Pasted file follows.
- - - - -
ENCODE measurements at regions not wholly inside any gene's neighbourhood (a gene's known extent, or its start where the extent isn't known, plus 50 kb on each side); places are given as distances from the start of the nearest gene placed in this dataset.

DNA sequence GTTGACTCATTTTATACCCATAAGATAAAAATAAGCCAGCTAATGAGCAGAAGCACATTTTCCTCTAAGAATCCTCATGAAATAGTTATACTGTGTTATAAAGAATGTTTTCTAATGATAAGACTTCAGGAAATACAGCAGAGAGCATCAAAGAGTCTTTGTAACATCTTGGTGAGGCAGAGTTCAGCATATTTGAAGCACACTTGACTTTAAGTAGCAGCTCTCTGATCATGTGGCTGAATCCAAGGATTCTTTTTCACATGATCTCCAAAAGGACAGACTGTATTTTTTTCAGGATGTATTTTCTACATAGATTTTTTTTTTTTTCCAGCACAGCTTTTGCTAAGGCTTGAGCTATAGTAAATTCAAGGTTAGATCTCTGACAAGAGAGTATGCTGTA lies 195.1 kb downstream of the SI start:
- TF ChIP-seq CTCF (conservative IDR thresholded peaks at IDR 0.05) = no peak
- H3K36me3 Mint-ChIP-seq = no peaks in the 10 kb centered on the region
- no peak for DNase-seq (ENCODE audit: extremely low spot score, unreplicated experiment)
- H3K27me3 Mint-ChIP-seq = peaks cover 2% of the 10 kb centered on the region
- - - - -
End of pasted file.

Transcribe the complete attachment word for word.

ENCODE measurements at regions not wholly inside any gene's neighbourhood (a gene's known extent, or its start where the extent isn't known, plus 50 kb on each side); places are given as distances from the start of the nearest gene placed in this dataset.

DNA sequence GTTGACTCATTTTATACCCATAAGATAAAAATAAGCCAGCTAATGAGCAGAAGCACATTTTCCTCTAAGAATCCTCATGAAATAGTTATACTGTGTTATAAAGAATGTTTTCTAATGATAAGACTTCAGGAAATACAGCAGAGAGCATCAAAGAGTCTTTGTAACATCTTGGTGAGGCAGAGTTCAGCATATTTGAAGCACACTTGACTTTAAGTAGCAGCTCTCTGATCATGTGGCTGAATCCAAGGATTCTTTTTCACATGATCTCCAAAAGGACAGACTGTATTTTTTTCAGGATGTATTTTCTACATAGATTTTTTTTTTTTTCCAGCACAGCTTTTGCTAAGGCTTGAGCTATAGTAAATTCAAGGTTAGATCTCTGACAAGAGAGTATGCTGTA lies 195.1 kb downstream of the SI start:
- TF ChIP-seq CTCF (conservative IDR thresholded peaks at IDR 0.05) = no peak
- H3K36me3 Mint-ChIP-seq = no peaks in the 10 kb centered on the region
- no peak for DNase-seq (ENCODE audit: extremely low spot score, unreplicated experiment)
- H3K27me3 Mint-ChIP-seq = peaks cover 2% of the 10 kb centered on the region